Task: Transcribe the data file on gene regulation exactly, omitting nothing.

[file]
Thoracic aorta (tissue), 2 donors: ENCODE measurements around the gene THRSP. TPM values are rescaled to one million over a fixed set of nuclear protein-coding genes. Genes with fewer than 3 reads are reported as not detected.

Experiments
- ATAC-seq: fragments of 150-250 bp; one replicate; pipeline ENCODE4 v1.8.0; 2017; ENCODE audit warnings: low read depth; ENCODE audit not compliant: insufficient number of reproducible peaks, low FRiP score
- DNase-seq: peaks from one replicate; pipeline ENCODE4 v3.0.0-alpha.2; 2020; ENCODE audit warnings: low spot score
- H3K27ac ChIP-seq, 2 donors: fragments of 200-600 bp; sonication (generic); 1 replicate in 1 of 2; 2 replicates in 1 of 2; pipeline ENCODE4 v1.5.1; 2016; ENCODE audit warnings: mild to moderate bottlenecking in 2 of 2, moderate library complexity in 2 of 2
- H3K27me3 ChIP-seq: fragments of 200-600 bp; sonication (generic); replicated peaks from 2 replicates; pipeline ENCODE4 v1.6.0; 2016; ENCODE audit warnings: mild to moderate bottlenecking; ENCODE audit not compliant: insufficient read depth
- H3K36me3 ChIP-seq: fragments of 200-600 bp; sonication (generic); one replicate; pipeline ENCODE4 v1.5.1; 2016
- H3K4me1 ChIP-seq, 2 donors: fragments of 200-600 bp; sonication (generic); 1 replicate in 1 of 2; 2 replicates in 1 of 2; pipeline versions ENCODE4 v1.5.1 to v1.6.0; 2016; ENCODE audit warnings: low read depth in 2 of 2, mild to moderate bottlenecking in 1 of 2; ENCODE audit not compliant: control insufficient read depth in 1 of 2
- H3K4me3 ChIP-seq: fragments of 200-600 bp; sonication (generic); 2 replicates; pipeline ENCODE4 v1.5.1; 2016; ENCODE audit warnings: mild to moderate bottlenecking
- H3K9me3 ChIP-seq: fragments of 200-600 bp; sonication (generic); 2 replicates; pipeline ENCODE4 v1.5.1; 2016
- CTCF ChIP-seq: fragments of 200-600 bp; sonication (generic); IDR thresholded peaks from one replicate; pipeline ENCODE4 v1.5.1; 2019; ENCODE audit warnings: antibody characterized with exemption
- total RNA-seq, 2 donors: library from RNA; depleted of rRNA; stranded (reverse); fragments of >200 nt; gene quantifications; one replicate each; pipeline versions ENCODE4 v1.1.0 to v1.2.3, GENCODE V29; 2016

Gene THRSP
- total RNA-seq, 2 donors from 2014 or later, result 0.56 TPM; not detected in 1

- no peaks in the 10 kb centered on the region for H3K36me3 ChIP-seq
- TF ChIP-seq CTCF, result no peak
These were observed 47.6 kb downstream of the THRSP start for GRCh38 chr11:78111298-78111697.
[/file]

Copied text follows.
Thoracic aorta (tissue), 2 donors: ENCODE measurements around the gene THRSP. TPM values are rescaled to one million over a fixed set of nuclear protein-coding genes. Genes with fewer than 3 reads are reported as not detected.

Experiments
- ATAC-seq: fragments of 150-250 bp; one replicate; pipeline ENCODE4 v1.8.0; 2017; ENCODE audit warnings: low read depth; ENCODE audit not compliant: insufficient number of reproducible peaks, low FRiP score
- DNase-seq: peaks from one replicate; pipeline ENCODE4 v3.0.0-alpha.2; 2020; ENCODE audit warnings: low spot score
- H3K27ac ChIP-seq, 2 donors: fragments of 200-600 bp; sonication (generic); 1 replicate in 1 of 2; 2 replicates in 1 of 2; pipeline ENCODE4 v1.5.1; 2016; ENCODE audit warnings: mild to moderate bottlenecking in 2 of 2, moderate library complexity in 2 of 2
- H3K27me3 ChIP-seq: fragments of 200-600 bp; sonication (generic); replicated peaks from 2 replicates; pipeline ENCODE4 v1.6.0; 2016; ENCODE audit warnings: mild to moderate bottlenecking; ENCODE audit not compliant: insufficient read depth
- H3K36me3 ChIP-seq: fragments of 200-600 bp; sonication (generic); one replicate; pipeline ENCODE4 v1.5.1; 2016
- H3K4me1 ChIP-seq, 2 donors: fragments of 200-600 bp; sonication (generic); 1 replicate in 1 of 2; 2 replicates in 1 of 2; pipeline versions ENCODE4 v1.5.1 to v1.6.0; 2016; ENCODE audit warnings: low read depth in 2 of 2, mild to moderate bottlenecking in 1 of 2; ENCODE audit not compliant: control insufficient read depth in 1 of 2
- H3K4me3 ChIP-seq: fragments of 200-600 bp; sonication (generic); 2 replicates; pipeline ENCODE4 v1.5.1; 2016; ENCODE audit warnings: mild to moderate bottlenecking
- H3K9me3 ChIP-seq: fragments of 200-600 bp; sonication (generic); 2 replicates; pipeline ENCODE4 v1.5.1; 2016
- CTCF ChIP-seq: fragments of 200-600 bp; sonication (generic); IDR thresholded peaks from one replicate; pipeline ENCODE4 v1.5.1; 2019; ENCODE audit warnings: antibody characterized with exemption
- total RNA-seq, 2 donors: library from RNA; depleted of rRNA; stranded (reverse); fragments of >200 nt; gene quantifications; one replicate each; pipeline versions ENCODE4 v1.1.0 to v1.2.3, GENCODE V29; 2016

Gene THRSP
- total RNA-seq, 2 donors from 2014 or later, result 0.56 TPM; not detected in 1

- no peaks in the 10 kb centered on the region for H3K36me3 ChIP-seq
- TF ChIP-seq CTCF, result no peak
These were observed 47.6 kb downstream of the THRSP start for GRCh38 chr11:78111298-78111697.